Lies and fake news were a key tool for the Reich – in fact the Second World War was begun with fake news. It was not with the invasion of Poland but with the manufacture of a border incident, where the bodies of concentration camp inmates were stuffed into German uniforms, riddled with bullets and placed around the radio station at Gleiwicz. “This was a Polish invasion!” Nazi Germany bellowed to the world and Hitler hectored the Reichstag promising to return bomb for bomb. Goebbels was also entrepreneurially responsive in devising the Nazis’ frauds and swindles. When a small town American newspaperman called Kaufmann wrote a minor self-published book advocating the sterilization of Germans, Goebbels snatched the opportunity, turning Kaufmann into an advisor to Roosevelt, Stalin and Churchill, and hence the power behind the throne, the hidden Jewish manipulator.

The Nazis fundamentally understood that public opinion was merely something that could be manufactured: propaganda would make people believe anything the regime wanted them to. As Reichsmarshal Goering told the Nuremberg Tribunal: “it is always a simple matter to drag the people along, whether it is a democracy, or a fascist dictatorship, or a parliament, or a communist dictatorship. Voice or no voice, the people can always be brought to the bidding of the leaders. That is easy. All you have to do is to tell them they are being attacked, and denounce the pacifists for lack of patriotism and exposing the country to danger. It works the same in every country.”

Disinformation as conscious organized lying was an established and well integrated part of Nazism’s methodology of control and incitement: claiming that Saar leader Max Braun had fled; that Kolberg had not fallen to the Russians, that the Jews were not being massacred. Today, Russian-sponsored disinformation is designed to sabotage the notion of objective truth. When in 2016 Guccifer 2.0 and DC leaks appeared they were designed to appear as being from American hactivists who “respect and appreciate freedom of speech” while they lubricated social media attacks on Hilary Clinton. Recently, Prime Minister May denounced Russia explicitly for “deploying its state-run media organizations to plant fake stories and photo-shopped images in an attempt to sow discord in the West and undermine our institutions.” Just as the Gerasimov doctrine (named after its deviser Russian General Valery P Gerasimov) posits that covert tactics such as working through proxies will rise in importance, cyber-interference in the U.S. election constitutes a newly weaponized yet old and insidious form of propaganda. Mr. Trump should dismiss it at his peril.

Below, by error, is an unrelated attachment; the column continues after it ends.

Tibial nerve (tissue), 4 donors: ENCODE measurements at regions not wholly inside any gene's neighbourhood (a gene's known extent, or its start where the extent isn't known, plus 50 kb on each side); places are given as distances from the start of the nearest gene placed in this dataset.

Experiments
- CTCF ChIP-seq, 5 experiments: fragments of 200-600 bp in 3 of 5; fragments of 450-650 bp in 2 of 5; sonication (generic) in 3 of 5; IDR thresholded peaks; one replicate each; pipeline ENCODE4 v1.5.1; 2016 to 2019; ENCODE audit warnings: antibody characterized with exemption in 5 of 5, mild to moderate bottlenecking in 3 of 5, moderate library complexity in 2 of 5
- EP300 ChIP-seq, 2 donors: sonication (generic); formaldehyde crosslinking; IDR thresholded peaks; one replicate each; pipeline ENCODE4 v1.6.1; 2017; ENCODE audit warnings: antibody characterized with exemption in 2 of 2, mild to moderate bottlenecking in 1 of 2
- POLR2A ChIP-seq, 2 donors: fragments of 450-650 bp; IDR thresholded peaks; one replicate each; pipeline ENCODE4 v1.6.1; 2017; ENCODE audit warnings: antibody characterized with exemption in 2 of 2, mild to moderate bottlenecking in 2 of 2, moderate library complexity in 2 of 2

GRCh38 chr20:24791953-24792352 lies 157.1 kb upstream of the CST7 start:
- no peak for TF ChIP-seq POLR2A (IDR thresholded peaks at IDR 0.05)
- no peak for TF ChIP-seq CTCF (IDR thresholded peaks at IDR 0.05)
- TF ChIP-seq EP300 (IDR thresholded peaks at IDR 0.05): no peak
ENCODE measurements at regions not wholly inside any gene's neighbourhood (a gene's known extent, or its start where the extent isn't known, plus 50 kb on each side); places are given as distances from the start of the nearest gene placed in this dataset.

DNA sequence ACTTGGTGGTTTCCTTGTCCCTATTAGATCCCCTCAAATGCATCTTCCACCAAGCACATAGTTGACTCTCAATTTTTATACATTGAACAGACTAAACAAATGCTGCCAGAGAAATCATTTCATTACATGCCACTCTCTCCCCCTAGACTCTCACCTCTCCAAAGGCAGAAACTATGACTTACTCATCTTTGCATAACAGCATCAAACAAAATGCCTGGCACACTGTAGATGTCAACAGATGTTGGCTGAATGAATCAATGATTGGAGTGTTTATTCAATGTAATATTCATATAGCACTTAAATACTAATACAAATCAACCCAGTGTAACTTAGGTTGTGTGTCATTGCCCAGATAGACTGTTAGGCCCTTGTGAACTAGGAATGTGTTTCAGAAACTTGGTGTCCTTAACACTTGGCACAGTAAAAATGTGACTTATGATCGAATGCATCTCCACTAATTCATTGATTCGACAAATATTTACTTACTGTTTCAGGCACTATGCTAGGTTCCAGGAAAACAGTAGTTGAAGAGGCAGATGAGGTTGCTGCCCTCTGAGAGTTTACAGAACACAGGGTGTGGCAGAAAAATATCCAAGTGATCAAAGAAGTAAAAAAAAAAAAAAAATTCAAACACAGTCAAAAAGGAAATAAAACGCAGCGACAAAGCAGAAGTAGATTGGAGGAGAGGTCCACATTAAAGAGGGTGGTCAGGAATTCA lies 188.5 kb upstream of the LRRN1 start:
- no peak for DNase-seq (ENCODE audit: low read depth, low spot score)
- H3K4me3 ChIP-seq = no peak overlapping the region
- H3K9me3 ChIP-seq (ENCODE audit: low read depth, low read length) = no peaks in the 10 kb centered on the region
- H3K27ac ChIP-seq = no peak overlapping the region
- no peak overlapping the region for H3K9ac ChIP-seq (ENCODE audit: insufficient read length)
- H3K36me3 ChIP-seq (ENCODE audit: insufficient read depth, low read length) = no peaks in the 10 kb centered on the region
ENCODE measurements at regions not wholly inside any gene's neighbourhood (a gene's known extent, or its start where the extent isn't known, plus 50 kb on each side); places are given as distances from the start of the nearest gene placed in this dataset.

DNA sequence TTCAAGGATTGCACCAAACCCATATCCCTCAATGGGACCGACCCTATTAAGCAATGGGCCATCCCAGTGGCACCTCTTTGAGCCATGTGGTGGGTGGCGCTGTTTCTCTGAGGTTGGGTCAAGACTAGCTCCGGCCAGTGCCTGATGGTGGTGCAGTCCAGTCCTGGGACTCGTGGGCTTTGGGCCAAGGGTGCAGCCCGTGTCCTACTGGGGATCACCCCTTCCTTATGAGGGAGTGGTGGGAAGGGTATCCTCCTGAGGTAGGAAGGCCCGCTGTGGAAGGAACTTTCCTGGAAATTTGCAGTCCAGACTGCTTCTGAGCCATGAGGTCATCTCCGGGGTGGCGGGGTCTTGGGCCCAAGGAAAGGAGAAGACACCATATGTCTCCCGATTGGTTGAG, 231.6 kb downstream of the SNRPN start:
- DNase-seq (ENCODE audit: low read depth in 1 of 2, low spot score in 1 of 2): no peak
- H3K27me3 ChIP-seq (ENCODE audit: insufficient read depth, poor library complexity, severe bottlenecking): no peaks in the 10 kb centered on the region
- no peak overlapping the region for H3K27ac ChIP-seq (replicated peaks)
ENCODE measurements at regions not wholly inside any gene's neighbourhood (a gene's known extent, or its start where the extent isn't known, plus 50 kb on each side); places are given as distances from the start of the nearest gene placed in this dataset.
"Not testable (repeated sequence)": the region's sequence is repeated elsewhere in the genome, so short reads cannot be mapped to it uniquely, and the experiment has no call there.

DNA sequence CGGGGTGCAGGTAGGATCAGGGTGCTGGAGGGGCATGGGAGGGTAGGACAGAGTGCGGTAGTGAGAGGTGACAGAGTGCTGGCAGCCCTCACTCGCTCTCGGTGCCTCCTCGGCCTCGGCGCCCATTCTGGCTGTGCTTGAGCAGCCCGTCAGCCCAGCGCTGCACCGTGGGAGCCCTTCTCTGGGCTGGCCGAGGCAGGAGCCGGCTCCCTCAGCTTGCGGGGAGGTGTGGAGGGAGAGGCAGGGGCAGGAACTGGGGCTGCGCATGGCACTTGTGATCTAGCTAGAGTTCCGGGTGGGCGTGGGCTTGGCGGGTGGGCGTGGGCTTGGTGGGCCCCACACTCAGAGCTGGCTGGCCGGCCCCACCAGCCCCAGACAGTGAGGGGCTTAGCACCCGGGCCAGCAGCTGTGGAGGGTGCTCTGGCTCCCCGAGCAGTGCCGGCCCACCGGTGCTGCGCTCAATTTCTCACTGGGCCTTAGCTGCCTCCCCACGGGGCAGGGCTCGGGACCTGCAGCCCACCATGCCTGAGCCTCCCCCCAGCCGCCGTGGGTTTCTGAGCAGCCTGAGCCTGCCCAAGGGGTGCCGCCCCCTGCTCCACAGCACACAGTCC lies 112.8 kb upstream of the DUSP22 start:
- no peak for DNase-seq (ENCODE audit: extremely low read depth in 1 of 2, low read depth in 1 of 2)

Nicholas O’Shaughnessy is Professor of Communication at Queen Mary University of London, U.K. His new book, Marketing the Third Reich: Persuasion, Packaging and Propaganda, is now out published by Routledge, 2017 and available from Amazon. His previous book Selling Hitler: Propaganda and the Nazi Brand was published in 2016. He is also Visiting Professor in the Centre for Strategic Communication at King’s College London U.K. (Department of War Studies); and Quondam Fellow of Hughes Hall Cambridge University, U.K.